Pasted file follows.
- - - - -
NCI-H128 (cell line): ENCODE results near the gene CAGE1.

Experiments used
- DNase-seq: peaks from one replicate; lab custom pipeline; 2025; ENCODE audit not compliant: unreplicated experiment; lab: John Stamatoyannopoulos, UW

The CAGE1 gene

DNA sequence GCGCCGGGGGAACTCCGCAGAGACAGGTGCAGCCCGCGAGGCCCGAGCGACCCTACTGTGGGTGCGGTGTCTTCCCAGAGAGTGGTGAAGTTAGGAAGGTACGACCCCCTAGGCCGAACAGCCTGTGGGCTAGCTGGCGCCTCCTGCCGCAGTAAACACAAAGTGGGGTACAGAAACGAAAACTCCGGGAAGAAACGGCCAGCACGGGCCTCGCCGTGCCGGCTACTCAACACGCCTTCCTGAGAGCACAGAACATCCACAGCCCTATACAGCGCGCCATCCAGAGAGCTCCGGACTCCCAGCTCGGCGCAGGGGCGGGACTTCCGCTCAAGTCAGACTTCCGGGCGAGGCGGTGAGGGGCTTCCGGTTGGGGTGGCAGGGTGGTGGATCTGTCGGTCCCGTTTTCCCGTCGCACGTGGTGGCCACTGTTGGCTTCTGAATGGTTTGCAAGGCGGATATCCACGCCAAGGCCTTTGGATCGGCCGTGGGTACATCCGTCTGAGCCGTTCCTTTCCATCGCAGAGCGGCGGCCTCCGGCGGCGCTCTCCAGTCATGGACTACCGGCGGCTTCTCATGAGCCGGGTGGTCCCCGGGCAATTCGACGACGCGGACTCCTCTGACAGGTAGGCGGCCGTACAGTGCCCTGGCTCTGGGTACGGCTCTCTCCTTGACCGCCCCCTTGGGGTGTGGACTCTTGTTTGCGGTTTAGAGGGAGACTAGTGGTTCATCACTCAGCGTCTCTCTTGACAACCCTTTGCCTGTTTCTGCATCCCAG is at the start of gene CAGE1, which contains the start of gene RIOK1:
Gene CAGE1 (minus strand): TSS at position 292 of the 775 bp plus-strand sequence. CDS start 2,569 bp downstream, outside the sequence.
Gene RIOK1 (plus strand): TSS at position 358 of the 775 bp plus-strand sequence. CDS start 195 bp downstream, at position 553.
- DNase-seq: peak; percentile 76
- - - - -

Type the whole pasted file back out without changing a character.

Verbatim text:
NCI-H128 (cell line): ENCODE results near the gene CAGE1.

Experiments used
- DNase-seq: peaks from one replicate; lab custom pipeline; 2025; ENCODE audit not compliant: unreplicated experiment; lab: John Stamatoyannopoulos, UW

The CAGE1 gene

DNA sequence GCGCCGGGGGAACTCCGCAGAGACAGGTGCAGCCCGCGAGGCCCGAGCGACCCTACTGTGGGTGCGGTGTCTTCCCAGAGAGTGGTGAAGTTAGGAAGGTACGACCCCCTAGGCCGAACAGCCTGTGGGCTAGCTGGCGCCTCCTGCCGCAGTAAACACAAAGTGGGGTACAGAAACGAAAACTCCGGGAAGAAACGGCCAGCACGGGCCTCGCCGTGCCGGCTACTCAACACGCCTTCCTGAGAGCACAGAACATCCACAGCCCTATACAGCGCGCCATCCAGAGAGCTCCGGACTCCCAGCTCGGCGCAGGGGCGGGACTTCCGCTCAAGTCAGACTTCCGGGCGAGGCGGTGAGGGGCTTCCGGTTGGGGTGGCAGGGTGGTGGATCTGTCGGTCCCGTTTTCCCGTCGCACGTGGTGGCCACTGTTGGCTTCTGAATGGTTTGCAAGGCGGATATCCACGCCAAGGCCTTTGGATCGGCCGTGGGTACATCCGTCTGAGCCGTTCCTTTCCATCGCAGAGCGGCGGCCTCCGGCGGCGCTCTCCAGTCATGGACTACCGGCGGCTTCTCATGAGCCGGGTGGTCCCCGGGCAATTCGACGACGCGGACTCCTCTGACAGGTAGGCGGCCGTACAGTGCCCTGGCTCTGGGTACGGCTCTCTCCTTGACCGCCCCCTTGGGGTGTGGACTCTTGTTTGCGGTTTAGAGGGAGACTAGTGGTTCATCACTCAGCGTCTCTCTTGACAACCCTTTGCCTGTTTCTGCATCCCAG is at the start of gene CAGE1, which contains the start of gene RIOK1:
Gene CAGE1 (minus strand): TSS at position 292 of the 775 bp plus-strand sequence. CDS start 2,569 bp downstream, outside the sequence.
Gene RIOK1 (plus strand): TSS at position 358 of the 775 bp plus-strand sequence. CDS start 195 bp downstream, at position 553.
- DNase-seq: peak; percentile 76